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Surrey, B.C. mom arrested in Spain in connection with U.S. college admissions scandal

WATCH: John Hua reports on what the sentence for actress Felicity Huffman means for the B.C. parents who are also charged in the U.S. college admissions scandal.

A Surrey mother has been arrested in connection with the U.S. college admission scandal.

Xiaoning Sui, 48, has been charged with one count of conspiracy to commit mail fraud and honest services mail fraud. She was arrested in Spain and authorities are seeking her extradition to the U.S.

An indictment states that Sui paid US$400,000 to Rick Singer, the man at the centre of the admissions scandal that has led to more than 50 arrests, to have her son admitted to UCLA as a soccer recruit.

Globalnews.ca coverage of the U.S. college admissions scandal

After Sui sent Singer her son’s transcript and photos of him playing tennis, the U.S. Department of Justice alleges, co-conspirator Laura Janke reportedly fabricated a soccer profile for Sui’s son that described him as a top player for two private soccer clubs.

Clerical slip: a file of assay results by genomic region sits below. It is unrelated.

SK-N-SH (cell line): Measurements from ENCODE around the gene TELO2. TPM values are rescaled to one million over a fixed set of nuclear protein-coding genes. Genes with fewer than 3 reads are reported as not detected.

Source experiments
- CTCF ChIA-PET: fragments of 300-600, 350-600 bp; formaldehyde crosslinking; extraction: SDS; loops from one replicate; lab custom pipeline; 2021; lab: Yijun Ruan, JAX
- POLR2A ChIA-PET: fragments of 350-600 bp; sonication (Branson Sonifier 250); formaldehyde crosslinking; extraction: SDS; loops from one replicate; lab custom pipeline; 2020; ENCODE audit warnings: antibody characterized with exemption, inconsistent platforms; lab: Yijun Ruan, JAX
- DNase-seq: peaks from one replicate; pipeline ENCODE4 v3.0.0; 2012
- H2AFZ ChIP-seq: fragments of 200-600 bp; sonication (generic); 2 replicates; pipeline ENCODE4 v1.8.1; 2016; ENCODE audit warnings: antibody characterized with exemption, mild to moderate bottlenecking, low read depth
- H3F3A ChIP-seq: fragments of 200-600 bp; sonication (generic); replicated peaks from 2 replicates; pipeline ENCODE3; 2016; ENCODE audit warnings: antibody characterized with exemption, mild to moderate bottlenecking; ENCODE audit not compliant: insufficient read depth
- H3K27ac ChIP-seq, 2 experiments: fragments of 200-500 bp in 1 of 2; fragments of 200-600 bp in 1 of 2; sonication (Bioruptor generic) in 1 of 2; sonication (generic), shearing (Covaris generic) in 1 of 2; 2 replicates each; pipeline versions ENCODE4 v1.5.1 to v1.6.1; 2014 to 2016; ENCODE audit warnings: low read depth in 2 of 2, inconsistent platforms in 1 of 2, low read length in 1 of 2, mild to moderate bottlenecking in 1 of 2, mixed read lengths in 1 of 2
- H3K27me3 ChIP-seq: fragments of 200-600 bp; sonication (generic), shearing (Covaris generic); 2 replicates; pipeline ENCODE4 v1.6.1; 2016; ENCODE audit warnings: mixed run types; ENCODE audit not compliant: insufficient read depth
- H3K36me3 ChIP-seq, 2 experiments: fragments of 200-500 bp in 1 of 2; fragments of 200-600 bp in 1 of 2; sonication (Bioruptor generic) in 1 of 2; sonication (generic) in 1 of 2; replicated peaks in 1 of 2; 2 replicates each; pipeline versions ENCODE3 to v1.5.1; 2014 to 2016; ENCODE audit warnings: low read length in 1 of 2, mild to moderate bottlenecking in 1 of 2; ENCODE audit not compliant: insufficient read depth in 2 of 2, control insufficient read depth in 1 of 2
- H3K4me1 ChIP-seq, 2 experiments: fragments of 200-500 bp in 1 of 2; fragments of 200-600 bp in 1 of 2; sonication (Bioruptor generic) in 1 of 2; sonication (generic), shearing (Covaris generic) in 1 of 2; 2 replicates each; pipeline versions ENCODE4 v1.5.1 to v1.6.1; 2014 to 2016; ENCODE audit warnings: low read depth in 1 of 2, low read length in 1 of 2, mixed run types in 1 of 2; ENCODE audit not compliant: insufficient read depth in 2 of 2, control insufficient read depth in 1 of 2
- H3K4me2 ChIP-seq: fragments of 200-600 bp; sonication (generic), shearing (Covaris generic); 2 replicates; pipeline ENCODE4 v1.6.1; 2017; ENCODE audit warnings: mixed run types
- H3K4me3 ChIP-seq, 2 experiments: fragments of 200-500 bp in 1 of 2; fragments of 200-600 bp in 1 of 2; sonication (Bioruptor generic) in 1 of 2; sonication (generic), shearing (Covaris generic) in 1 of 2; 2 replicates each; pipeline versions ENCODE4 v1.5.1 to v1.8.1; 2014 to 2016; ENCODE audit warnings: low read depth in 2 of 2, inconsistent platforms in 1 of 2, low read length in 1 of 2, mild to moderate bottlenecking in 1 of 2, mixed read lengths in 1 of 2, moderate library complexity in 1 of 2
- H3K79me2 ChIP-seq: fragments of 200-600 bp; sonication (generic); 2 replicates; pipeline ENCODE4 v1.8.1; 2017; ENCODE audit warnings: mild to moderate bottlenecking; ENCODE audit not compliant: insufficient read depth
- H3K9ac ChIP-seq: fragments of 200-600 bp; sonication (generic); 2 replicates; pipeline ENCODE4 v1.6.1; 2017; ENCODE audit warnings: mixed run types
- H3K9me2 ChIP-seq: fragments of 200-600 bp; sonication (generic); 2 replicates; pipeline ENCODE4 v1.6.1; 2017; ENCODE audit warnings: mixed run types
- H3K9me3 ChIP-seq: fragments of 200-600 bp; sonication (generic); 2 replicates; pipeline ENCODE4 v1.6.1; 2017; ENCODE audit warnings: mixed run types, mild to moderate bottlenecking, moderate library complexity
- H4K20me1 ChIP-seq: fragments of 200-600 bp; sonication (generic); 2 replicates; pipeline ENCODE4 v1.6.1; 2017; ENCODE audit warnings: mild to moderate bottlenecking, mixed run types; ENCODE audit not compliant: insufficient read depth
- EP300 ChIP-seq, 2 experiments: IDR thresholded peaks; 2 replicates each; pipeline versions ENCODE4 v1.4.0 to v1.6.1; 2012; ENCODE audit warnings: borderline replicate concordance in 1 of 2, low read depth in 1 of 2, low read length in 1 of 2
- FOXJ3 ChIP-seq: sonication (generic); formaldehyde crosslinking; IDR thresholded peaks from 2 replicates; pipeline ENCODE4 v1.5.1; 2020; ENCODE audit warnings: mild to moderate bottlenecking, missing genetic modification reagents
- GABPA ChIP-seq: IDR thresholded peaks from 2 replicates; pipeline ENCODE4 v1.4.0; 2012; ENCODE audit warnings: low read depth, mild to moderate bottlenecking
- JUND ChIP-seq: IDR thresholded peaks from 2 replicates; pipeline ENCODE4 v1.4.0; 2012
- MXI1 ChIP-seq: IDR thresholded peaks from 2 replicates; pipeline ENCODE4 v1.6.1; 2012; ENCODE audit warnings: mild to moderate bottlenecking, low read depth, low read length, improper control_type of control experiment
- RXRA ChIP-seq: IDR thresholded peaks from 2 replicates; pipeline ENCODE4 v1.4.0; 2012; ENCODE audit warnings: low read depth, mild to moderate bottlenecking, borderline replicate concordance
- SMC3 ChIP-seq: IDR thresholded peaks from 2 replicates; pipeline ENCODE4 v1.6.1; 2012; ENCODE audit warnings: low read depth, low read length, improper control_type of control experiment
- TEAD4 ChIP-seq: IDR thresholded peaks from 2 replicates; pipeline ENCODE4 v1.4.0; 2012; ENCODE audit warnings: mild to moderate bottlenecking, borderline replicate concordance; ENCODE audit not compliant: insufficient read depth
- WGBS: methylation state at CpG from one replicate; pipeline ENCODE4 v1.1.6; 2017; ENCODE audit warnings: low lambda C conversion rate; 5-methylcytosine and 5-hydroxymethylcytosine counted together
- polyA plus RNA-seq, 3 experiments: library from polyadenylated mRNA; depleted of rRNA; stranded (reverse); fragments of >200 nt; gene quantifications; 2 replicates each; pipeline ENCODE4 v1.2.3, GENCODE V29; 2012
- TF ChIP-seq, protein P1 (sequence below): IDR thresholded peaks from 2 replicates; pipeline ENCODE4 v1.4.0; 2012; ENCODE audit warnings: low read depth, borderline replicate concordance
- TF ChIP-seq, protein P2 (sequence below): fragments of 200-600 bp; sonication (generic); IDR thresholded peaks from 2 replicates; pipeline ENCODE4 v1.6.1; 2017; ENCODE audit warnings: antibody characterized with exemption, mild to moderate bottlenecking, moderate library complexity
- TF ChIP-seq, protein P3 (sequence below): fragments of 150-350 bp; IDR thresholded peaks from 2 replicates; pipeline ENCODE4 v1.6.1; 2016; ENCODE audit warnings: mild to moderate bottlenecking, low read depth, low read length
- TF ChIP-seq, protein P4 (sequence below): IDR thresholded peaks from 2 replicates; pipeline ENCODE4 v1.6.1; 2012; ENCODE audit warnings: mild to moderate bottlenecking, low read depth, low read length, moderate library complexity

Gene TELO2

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Sui’s son was admitted to UCLA as a recruited soccer player in November of last year and given a scholarship of 25 per cent.

Sui is the second person from B.C. connected to the U.S. college admission scandal.

Vancouver businessman and philanthropist David Sidoo is accused of paying $200,000 in total for someone to take the SAT on behalf of both his sons, as well as paying an undisclosed amount for someone to fly to Vancouver to take a high school graduation exam in place of his older son.

WATCH: (Aired March 15, 2019) B.C. businessman charged in U.S. college admissions scheme pleads not guilty

B.C. businessman charged in U.S. college admissions scheme pleads not guilty
B.C. businessman charged in U.S. college admissions scheme pleads not guilty

Sidoo has denied the charges.

None of the allegations against Sui and Sidoo have been proven in court.

Last week, actor Felicity Huffman was sentenced to 14 days in prison for her involvement in the college admissions scandal.

The former Desperate Housewives star also received a US$30,000 fine, 250 hours of community service and one year of supervised release.

Among those fighting the charges are actor Lori Loughlin and her fashion designer husband, Mossimo Giannulli, both of whom are accused of paying to get their two daughters admitted to the University of Southern California as fake athletes.

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— With files from Chris Jancelewicz, The Canadian Press and The Associated Press